I told her about the problem I’d had, then complained about the ten dollars. She informed me very politely that xxx bank had a service charge for wire deposits and I let her know that I didn’t appreciate not being told earlier. And, I told her again of my frustration when trying to call them. By then, I’d been on the phone with xxx bank approx thirty-six minutes. She apologized and told me next time, instead of listening to all the automated messages, to punch in a code and I’d be taken directly to them. She also deleted the ten-dollar charge, which was very nice of her.
However, after hanging up, I was still steaming about the episode and was very uncomfortable about the services offered. It’s nagged at me ever since.
Do I want to transfer my funds to a bank where it takes me thirty-six minutes to contact? Do I want to give all of my information to someone in the Philippines? I know we’re in the electronic age where everyone’s information is at one’s fingertips, but do I knowingly want to give my personal and banking information to a call center out of the country?
I don’t think so.
So this is to let you know that I’m one customer who has decided to go with a different local bank, who, when I call them, I speak to someone in that bank and not in the Philippines. I will not be transferring funds from a recently matured CD, or from my regular savings, nor will I continue a business account there.
Why do we support such nonsense? Why are we supporting corporations who take their customer services out of the country whose citizens, by their continued support over the years, helped them to grow into large corporations? So they, by going out of the country to cut wages, can grow wealthier by hiring cheaper help? Yet they continue to market their products to the States and we continue to buy them, while more and more American families are going broke and more homes are headed to foreclosure.
Do I support that? I must, because I continue to use their services and/or buy their products. I’m as guilty as the next of standing by and letting the government, large corporations, and lobbyist groups take my society away.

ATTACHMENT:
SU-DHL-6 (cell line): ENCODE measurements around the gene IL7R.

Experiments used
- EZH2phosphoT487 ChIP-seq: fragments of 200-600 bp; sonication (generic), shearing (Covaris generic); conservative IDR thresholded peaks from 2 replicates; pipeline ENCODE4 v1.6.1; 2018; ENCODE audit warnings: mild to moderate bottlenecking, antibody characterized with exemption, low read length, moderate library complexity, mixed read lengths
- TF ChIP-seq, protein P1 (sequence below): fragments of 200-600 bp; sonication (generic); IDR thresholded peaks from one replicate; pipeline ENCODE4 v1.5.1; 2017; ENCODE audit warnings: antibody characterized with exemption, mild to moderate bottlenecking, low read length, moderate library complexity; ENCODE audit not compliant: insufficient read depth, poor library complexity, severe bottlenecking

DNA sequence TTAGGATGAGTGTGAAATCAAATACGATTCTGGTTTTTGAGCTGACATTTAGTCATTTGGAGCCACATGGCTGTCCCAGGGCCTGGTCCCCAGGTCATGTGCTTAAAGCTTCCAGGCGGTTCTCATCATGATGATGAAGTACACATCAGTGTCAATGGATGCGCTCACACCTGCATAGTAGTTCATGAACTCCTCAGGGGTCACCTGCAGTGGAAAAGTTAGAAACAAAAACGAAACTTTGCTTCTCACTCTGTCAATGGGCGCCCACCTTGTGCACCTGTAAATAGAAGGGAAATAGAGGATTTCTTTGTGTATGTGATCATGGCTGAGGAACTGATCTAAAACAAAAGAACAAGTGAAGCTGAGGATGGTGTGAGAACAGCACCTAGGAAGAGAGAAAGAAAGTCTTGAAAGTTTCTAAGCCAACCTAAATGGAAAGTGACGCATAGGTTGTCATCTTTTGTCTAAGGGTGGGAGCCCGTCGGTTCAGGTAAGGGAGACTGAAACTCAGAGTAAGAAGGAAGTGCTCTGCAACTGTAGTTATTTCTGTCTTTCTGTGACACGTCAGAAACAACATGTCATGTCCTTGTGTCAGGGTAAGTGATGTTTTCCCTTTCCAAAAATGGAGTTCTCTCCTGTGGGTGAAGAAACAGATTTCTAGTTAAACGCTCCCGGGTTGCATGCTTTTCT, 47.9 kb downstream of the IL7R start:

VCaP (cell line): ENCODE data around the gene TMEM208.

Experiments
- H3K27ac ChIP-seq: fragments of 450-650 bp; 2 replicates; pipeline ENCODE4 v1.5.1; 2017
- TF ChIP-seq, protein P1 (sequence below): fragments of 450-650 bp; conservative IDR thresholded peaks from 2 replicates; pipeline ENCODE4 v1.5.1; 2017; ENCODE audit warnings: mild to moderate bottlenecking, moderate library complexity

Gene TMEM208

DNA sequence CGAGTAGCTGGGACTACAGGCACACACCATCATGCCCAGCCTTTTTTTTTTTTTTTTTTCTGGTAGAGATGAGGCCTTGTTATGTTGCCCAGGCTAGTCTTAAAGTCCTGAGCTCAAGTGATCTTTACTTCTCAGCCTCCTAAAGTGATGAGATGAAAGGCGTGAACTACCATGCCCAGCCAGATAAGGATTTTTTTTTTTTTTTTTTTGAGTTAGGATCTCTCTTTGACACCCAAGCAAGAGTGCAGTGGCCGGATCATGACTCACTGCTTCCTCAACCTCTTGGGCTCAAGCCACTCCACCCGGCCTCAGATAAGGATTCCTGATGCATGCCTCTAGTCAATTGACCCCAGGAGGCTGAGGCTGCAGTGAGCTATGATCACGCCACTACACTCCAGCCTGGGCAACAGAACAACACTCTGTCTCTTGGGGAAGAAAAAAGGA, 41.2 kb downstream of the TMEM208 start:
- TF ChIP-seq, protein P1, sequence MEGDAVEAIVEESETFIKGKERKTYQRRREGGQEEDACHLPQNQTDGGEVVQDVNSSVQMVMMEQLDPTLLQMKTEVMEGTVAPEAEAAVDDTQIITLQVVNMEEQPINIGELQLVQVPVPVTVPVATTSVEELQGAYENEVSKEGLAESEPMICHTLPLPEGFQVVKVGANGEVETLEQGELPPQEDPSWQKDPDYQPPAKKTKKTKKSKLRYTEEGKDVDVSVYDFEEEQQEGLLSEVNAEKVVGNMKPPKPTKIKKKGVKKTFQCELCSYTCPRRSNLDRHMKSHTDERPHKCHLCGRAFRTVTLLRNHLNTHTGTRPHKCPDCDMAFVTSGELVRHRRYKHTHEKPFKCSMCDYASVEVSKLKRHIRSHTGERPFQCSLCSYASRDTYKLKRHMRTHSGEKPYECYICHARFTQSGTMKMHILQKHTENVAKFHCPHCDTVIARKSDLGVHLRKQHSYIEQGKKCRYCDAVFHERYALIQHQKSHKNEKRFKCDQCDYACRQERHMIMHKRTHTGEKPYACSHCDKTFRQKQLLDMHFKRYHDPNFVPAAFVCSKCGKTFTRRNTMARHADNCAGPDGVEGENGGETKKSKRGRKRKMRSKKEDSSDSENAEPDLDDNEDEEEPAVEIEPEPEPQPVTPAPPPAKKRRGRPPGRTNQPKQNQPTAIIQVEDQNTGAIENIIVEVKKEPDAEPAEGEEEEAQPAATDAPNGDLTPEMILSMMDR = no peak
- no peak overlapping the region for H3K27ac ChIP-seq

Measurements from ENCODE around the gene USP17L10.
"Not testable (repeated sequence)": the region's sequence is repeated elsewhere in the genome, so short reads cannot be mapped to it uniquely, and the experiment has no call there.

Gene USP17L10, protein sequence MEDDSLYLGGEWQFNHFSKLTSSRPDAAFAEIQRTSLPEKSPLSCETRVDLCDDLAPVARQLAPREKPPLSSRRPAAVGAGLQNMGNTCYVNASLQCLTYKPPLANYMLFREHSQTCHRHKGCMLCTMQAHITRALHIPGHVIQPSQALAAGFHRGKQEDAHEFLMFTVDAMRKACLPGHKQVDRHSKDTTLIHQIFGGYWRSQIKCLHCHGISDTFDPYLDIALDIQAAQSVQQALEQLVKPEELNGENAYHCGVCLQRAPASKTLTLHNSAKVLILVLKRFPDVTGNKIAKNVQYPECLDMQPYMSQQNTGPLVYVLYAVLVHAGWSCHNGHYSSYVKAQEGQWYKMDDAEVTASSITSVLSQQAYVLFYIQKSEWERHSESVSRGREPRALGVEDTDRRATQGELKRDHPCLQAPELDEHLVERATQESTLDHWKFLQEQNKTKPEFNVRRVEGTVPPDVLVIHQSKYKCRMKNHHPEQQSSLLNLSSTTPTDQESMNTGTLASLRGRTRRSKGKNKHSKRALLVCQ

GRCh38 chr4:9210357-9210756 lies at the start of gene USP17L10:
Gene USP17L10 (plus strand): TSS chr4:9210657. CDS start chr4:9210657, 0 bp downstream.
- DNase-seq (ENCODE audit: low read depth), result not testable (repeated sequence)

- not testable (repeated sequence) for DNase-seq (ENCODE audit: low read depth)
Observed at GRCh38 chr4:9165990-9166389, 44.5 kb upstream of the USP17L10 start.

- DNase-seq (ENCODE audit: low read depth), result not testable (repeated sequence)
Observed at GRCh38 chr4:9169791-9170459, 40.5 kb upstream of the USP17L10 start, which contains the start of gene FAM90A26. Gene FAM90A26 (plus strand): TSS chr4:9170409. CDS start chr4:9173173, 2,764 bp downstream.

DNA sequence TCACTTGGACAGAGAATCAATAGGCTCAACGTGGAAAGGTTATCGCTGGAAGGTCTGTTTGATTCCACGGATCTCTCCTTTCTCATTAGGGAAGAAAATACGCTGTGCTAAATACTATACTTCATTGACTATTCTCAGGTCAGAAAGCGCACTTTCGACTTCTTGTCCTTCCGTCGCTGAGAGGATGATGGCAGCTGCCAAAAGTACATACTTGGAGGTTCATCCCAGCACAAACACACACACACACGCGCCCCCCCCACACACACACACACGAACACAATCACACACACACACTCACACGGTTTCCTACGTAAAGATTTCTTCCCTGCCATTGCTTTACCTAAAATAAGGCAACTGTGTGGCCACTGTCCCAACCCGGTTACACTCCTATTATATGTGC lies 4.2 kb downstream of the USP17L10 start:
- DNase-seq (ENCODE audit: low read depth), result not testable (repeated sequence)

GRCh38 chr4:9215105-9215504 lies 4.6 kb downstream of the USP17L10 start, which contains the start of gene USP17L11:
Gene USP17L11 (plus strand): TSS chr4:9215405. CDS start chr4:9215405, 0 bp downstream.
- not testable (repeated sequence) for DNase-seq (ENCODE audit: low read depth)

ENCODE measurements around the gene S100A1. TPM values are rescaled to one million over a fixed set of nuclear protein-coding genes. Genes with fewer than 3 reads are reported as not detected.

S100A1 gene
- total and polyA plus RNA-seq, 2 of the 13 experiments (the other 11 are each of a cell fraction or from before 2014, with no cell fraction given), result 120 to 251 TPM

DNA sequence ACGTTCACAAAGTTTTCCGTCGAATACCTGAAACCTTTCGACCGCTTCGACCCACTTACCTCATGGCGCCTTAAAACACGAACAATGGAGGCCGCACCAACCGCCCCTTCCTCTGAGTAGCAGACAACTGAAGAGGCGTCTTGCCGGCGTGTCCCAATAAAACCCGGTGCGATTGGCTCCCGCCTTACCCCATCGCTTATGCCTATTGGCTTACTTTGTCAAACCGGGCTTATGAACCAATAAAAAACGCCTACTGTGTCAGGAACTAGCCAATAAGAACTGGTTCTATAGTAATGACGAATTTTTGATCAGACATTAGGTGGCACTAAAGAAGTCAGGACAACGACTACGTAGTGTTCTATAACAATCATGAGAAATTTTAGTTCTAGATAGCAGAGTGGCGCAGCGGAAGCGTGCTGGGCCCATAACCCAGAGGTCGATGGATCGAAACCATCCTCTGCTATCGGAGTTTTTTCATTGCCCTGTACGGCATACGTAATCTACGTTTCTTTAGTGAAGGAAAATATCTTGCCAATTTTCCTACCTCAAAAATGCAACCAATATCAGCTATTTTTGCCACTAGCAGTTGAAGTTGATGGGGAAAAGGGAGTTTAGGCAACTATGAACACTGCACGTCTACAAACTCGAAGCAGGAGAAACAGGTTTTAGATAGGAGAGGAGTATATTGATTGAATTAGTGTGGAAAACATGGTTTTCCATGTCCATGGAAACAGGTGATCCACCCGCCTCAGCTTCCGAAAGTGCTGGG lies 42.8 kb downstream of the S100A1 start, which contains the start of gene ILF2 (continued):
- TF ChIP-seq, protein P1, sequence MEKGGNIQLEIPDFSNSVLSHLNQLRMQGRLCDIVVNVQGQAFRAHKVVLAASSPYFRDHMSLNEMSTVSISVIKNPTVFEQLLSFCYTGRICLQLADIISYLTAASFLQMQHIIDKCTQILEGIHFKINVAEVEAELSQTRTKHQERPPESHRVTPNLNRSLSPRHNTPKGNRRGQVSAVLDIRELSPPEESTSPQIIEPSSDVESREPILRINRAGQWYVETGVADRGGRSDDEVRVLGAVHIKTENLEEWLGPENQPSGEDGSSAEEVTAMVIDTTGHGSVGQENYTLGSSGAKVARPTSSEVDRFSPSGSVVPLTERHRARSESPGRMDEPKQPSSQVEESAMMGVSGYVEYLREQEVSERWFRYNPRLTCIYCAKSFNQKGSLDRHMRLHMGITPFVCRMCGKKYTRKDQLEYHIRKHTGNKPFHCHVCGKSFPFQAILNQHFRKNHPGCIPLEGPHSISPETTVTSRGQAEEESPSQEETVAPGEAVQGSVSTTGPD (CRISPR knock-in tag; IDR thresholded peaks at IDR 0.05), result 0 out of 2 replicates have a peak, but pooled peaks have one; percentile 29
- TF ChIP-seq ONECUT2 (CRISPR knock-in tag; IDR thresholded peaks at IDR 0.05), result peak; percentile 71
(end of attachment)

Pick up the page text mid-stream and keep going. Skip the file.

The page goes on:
How many times do I repeat myself on the telephone, hoping to be understood by someone in another country who represents a product bought in America, manufactured, supposedly in America, although it gives me a headache to try and figure out what exactly is American-made.
And yes, we have a number of educated people in our country who strive for the technical jobs, but, we also have many people who simply want to work—clerks, customer service reps, etc. Their jobs have been given to people in India, the Philippines and who knows where. When I question, I’m told it’s because Americans do not wish to work at such mundane jobs. Yet I know several people, including seniors, housewives, displaced homemakers, who would love to have a job answering telephones or greeting customers.
For some inexplicable reason, the government and large corporations do not ask my opinion about such matters, probably because I’m simply one woman who admittedly is not politically-minded. So I voice my opinion at the polls. However, no matter how I vote, the situation doesn’t change.
I may not change the world by my small action of withdrawing funds from that bank, but at least I can take one little stand in my own household. It’s a start.
After sending this to the bank’s office via email, I was taken to a page that said, ERROR! Please call—and they listed a number.
It was the automated number in the Philippines.